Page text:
Unlike anything in the United States, the buildings were all unique. I don't think there were any two that looked the same.
They all had beautiful pastel colors; red, blue, purple, green.
It was a rainbow of color and it was beautiful. Many of the walls were painted with graffiti-like scenes in vivid colors.
The houses were all sided with corrugated metal, and we were told that it was recycled material from huge oil containers. It actually looked quite nice.
Even the churches and buildings had that same steel siding. Each house had its own little garden, often with colorful flowers.
We even saw a huge aloe plant; probably the biggest aloe I've ever seen.
And wysteria plants hung around filling the air with their wonderful perfume.
Many of the buildings were oddly shaped and/or precariously balanced on timbers, due to the huge rock hills they were built upon.
Compare that to suburbs in the United States where there are rows after rows after rows of houses that are all beige in color and all built to look identical. How ugly, boring and unimaginative we are!
We saw several things typical of this town, such as the truck that had a man banging a kettle like music, but he was selling small tanks of butane gas to heat the homes. The hills apparently make running gas lines impossible, so nobody there has a gas supply inside the home.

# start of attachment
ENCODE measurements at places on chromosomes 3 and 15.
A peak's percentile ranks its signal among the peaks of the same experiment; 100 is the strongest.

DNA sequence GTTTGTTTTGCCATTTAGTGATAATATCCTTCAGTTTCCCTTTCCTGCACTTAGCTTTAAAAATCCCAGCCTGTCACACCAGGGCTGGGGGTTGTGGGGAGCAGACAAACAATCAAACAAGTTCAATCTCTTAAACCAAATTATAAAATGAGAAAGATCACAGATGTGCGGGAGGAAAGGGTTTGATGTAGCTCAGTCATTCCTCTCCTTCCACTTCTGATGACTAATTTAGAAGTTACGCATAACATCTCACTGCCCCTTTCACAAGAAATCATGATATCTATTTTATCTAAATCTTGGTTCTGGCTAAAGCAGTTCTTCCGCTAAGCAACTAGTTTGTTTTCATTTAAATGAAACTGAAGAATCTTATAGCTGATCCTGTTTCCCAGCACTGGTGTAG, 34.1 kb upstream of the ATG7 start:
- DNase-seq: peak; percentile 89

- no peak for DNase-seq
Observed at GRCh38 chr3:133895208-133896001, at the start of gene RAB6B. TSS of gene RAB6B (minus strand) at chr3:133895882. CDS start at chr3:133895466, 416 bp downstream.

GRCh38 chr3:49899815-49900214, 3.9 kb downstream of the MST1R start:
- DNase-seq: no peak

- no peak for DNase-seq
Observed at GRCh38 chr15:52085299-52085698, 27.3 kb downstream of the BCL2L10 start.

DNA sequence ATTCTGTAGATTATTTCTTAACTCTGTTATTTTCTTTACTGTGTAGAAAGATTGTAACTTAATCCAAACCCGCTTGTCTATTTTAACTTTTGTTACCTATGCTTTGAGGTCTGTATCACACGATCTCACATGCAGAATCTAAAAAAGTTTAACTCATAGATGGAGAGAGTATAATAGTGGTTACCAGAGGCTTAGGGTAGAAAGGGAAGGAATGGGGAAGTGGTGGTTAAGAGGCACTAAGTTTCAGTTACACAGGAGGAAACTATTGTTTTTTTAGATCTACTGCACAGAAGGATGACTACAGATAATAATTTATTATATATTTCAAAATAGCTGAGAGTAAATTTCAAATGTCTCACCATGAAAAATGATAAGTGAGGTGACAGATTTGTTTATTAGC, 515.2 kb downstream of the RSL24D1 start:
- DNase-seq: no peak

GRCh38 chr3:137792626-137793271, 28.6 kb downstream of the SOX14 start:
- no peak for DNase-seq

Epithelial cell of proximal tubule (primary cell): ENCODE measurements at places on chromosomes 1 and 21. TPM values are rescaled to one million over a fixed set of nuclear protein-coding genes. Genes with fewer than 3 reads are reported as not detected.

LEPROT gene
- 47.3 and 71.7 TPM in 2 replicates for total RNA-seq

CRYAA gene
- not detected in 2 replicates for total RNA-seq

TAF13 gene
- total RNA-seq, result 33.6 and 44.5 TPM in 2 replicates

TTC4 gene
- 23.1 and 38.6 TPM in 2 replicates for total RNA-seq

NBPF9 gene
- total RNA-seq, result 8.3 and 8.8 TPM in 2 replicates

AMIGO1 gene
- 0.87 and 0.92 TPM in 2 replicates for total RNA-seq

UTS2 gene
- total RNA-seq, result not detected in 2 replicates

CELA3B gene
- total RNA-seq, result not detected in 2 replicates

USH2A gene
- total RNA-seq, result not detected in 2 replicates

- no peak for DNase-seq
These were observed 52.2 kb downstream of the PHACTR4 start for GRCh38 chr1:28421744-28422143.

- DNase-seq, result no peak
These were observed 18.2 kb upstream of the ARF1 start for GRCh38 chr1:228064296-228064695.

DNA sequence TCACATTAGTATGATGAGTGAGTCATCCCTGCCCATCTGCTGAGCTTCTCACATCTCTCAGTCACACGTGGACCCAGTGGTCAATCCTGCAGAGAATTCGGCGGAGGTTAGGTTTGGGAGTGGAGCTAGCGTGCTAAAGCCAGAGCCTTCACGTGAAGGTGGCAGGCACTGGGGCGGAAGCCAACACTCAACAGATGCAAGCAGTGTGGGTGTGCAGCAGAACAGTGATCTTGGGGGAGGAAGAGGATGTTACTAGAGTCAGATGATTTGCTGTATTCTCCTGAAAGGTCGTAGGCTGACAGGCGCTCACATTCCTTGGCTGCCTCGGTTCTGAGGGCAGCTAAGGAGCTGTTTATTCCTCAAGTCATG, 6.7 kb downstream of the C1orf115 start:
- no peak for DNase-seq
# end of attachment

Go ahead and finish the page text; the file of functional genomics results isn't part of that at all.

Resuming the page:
We also saw a typical newspaper vendor who had been a paperboy for the past 40 years! It was all very interesting. He looked like a very strong man.
One unexpected thing we saw was a woman wearing a Green Bay Packers sweatshirt! Now how in the hell did she acquire that?
The streets were very narrow, so people parked their cars literally a few inches / centimeters away from walls.
Because the houses were built on the side of the rock, electrical lines were not buried. So like Santiago, there was an undecipherable rats nest of wires.
When were were done walking around, we got back on another one of those lifts and headed back down into the valley. This lift was the oldest one, and it was more than a little scary. It went down much quicker than the one that pulled us up.
Next we climbed into several taxis that were waiting on the street. The taxis took us up a different hill where we had a very nice lunch in a family's home.
It was very good. For dessert, we each had a small bowl of “locuma” ice cream, which is made from a local fruit that looks very much like an avocado. The ice cream was good; it tasted like butterscotch to me.
After lunch, we met the family and Nelson acted as translator while we talked with our guests.
After lunch, we took the taxis back down the hill, through the twisty-turny narrow roads—at breakneck speed. It was a white-knuckle ride, and seat belts were not available. After a break at the Banos (bathrooms) we got back on the bus and headed back to Santiago.
After we returned to the hotel in Santiago, we had about an hour of free time and then we got a lecture about the history of modern Chile, and who was Salvador Allende (a Marxist leader) and who was Augusto Pinochet (the dictator who ruled Chile from 1973 until 1990. It was a very interesting one-hour lecture. People in the audience were on the edge of their seats.
After that, we ate dinner at a nearby restaurant with two people from our OAT group, Bob and Glena. We had a great time laughing and talking.
Tomorrow we've got to get up at an Ungodly early hour and fly to another city, so I'm going to end this here and go to bed.